Wednesday, April 09, 2008

Losing Local History

Last week, two century-old landmarks burned in Pocahontas County. The much-photographed Historic Marlinton depot burns shared front-page billing with Sunday fire chars Bethel United Methodist Church.

The Marlinton Depot housed the Pocahontas County Visitors' Bureau (not my favorite organization), but it was nicely-restored, and The Pocahontas Times sold depot photographs through its website. The church was still in year-round use.

Winter fires seem to be a common hazard in Pocahontas County. There's been at least one fatal house fire in Marlinton this year, and I know several people who have lost their homes to fire. We had a bit of wood-stove excitement earlier this week in our little house, built around the same time as the lamented depot and the Bethel Church.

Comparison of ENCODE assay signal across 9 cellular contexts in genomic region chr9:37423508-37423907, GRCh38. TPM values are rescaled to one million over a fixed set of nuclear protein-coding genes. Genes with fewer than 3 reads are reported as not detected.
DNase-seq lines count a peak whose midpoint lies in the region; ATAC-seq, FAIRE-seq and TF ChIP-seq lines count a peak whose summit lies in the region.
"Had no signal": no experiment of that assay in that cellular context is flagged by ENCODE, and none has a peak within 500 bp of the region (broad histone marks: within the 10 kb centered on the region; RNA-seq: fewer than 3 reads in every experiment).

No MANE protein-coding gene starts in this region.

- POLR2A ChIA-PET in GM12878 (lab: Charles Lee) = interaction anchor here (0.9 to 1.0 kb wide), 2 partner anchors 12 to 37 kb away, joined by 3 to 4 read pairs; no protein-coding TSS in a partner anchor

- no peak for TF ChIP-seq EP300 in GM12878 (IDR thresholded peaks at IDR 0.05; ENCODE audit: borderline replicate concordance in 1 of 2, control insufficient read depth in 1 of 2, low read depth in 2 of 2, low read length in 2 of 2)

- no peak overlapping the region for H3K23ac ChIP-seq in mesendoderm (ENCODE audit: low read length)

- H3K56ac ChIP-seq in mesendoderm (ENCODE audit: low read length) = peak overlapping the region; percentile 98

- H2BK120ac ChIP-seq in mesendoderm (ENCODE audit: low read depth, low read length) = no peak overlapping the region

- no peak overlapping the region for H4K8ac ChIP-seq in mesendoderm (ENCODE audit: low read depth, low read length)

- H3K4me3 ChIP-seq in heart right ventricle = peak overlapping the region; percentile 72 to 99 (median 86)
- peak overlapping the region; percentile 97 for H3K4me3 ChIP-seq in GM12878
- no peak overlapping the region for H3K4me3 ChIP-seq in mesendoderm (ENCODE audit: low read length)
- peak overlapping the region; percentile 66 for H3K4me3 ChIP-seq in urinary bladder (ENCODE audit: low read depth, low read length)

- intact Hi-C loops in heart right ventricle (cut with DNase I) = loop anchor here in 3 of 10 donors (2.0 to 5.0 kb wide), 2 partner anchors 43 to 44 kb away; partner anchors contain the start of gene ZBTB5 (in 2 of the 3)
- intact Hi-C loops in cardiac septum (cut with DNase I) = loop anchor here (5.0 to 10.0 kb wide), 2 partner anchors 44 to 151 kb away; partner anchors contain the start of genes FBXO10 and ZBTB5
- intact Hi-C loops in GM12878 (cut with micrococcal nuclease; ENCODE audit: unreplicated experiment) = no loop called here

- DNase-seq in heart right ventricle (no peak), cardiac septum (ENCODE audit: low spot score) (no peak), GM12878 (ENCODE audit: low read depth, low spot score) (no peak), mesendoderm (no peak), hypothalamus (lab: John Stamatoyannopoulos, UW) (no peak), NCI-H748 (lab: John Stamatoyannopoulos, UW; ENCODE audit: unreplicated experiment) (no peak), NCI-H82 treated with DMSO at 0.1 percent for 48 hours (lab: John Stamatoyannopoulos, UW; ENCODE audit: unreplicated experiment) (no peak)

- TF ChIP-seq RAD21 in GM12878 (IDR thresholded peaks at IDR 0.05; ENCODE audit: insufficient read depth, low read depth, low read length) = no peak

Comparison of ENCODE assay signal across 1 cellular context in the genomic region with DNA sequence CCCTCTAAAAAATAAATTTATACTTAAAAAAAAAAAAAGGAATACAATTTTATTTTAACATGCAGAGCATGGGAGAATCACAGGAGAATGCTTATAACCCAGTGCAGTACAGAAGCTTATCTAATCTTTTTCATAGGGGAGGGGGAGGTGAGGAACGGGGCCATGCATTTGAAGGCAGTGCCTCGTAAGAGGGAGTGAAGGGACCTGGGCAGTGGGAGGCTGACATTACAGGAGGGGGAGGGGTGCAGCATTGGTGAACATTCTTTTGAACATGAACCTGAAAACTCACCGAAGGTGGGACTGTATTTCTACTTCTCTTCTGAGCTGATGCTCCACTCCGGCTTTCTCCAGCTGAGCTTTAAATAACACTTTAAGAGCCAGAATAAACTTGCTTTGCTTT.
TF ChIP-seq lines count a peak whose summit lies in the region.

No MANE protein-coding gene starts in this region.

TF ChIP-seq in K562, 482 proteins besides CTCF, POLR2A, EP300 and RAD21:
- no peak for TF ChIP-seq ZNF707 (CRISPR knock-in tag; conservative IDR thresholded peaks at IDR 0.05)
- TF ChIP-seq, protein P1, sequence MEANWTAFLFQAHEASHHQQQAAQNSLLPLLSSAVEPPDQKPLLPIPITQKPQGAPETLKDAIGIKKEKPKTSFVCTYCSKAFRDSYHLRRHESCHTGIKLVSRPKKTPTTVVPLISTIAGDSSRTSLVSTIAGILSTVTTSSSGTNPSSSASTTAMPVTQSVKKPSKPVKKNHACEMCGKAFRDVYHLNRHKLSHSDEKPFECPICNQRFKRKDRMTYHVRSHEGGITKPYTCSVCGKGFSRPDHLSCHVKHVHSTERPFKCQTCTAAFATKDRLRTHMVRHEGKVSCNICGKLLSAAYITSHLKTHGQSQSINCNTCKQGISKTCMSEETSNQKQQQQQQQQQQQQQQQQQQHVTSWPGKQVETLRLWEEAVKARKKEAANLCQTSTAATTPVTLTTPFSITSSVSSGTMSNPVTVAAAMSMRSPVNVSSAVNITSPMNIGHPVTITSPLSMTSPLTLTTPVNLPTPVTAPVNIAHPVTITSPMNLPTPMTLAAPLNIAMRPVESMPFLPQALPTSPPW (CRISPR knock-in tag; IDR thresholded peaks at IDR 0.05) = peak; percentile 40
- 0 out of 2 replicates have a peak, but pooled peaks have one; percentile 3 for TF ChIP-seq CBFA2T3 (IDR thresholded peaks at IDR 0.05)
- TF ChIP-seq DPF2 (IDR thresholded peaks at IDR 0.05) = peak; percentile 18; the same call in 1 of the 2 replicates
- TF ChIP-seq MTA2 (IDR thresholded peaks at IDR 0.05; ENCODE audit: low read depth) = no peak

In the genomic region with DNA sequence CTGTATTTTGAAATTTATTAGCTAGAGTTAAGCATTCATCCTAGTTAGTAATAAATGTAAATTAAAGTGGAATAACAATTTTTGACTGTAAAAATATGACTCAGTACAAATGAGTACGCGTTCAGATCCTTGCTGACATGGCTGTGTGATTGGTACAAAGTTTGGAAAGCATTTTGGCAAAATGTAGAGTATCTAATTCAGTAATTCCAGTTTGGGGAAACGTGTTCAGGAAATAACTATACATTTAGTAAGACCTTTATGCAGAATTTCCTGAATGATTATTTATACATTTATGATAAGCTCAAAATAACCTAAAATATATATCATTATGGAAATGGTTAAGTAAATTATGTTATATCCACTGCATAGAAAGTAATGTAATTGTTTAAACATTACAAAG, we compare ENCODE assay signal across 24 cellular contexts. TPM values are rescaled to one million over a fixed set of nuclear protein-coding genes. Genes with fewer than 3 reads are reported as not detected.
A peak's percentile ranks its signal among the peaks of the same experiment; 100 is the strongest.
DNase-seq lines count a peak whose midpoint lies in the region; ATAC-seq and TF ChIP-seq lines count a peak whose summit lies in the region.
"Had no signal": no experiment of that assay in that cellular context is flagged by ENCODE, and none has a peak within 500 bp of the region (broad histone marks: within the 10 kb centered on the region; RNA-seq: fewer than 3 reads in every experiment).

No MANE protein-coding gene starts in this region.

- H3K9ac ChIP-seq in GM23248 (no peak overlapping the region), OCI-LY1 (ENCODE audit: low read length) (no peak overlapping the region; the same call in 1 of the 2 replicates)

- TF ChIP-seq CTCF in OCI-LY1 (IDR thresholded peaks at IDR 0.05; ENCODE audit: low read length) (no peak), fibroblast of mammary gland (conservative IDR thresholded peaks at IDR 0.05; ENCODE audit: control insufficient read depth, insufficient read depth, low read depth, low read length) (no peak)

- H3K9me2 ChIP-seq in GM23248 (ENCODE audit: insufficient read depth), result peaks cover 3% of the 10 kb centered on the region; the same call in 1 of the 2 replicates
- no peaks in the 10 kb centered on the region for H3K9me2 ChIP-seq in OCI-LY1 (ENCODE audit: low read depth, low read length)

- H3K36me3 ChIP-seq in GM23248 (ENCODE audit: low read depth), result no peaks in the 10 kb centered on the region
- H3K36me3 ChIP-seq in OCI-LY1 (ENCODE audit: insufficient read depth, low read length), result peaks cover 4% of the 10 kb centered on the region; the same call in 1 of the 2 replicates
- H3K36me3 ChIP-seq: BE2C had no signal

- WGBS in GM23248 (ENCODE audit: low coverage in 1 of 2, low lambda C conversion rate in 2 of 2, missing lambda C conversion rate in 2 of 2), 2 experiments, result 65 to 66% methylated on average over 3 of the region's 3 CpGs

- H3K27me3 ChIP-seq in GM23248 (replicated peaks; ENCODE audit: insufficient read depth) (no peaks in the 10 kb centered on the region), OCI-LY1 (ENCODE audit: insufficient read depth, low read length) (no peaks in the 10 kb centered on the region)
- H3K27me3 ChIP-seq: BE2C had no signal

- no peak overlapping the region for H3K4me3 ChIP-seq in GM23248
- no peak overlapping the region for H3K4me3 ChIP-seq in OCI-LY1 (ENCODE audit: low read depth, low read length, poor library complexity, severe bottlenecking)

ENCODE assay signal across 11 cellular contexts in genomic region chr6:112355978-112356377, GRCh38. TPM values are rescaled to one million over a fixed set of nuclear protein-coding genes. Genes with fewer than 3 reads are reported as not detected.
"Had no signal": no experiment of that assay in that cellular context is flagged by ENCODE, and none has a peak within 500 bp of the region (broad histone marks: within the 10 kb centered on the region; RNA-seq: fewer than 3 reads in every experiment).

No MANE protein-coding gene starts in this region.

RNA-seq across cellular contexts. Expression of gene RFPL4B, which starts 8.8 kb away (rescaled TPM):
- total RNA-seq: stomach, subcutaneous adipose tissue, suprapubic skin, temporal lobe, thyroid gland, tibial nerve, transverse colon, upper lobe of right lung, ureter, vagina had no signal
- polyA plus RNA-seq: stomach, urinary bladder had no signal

The chimney hadn't been drawing well for several days, so when it finally stopped raining, we tried cleaning the flue and restoking the fire to see how it worked. Soon there was enough smoke leaking out of the flue to suggest a fire in the wall, which is how we came to take the chainsaw to the outside of the house, and also to carry the wood stove out to the porch. It sounds drastic, but this is a much smaller hole than the fire department would have made, and the cat did enjoy sitting next to the nice warm stove while reclining on the porch.

Here's a look at the original tarpaper exterior of the house. These tarpaper "bricks" were eventually covered over with vinyl siding. Tastes in faux surfaces change, I guess.

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